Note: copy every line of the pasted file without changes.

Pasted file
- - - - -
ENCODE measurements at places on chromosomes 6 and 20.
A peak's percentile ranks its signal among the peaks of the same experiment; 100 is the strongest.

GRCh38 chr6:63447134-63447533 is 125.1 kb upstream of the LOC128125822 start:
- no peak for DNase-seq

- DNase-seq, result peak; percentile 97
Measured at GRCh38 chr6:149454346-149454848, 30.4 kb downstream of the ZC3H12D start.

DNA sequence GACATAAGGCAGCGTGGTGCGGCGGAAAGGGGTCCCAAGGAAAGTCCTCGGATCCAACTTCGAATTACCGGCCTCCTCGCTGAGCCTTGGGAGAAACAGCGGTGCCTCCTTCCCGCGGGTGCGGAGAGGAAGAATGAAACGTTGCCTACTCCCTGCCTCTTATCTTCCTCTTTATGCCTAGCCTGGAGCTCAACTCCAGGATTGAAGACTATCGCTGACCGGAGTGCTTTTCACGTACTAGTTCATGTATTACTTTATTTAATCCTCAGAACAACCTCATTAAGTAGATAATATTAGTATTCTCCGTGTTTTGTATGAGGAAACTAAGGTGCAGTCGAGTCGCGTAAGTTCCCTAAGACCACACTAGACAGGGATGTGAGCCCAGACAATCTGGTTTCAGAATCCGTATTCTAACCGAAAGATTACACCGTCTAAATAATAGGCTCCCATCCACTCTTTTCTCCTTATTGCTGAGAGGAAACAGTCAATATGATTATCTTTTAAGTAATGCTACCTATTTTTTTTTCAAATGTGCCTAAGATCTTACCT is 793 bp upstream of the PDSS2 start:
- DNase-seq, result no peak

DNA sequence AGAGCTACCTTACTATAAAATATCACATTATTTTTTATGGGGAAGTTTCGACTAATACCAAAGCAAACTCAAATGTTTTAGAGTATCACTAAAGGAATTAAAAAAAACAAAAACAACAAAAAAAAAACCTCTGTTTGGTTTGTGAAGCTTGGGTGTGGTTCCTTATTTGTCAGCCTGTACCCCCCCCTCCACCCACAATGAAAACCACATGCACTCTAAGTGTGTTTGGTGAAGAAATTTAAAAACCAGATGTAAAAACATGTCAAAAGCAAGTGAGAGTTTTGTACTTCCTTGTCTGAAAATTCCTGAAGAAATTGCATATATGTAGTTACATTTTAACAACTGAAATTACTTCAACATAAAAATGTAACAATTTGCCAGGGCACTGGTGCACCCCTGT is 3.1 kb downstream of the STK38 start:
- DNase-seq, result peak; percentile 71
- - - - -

ENCODE measurements at places on chromosomes 6 and 20.
A peak's percentile ranks its signal among the peaks of the same experiment; 100 is the strongest.

GRCh38 chr6:63447134-63447533 is 125.1 kb upstream of the LOC128125822 start:
- no peak for DNase-seq

- DNase-seq, result peak; percentile 97
Measured at GRCh38 chr6:149454346-149454848, 30.4 kb downstream of the ZC3H12D start.

DNA sequence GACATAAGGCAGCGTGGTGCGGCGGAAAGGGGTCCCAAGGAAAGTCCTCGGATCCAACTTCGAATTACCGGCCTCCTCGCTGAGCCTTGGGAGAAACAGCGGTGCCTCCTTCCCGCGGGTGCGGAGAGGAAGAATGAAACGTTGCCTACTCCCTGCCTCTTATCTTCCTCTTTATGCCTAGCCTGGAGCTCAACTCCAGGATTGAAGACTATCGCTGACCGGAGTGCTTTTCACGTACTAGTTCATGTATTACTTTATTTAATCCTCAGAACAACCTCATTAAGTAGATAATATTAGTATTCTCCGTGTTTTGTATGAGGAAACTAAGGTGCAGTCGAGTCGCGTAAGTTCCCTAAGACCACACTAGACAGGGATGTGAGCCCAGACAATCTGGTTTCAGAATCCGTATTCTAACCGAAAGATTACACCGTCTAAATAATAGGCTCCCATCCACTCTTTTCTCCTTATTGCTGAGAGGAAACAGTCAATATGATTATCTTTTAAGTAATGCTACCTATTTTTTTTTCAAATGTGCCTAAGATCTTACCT is 793 bp upstream of the PDSS2 start:
- DNase-seq, result no peak

DNA sequence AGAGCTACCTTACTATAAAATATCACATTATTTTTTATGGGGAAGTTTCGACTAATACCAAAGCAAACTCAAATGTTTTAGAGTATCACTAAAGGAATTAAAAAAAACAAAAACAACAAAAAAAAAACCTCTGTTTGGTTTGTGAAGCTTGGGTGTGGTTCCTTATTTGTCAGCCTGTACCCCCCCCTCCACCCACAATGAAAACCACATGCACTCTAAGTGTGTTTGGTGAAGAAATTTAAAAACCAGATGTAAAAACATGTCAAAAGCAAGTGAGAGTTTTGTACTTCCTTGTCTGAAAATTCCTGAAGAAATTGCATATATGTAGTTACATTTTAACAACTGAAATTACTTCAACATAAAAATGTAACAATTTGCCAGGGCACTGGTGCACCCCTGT is 3.1 kb downstream of the STK38 start:
- DNase-seq, result peak; percentile 71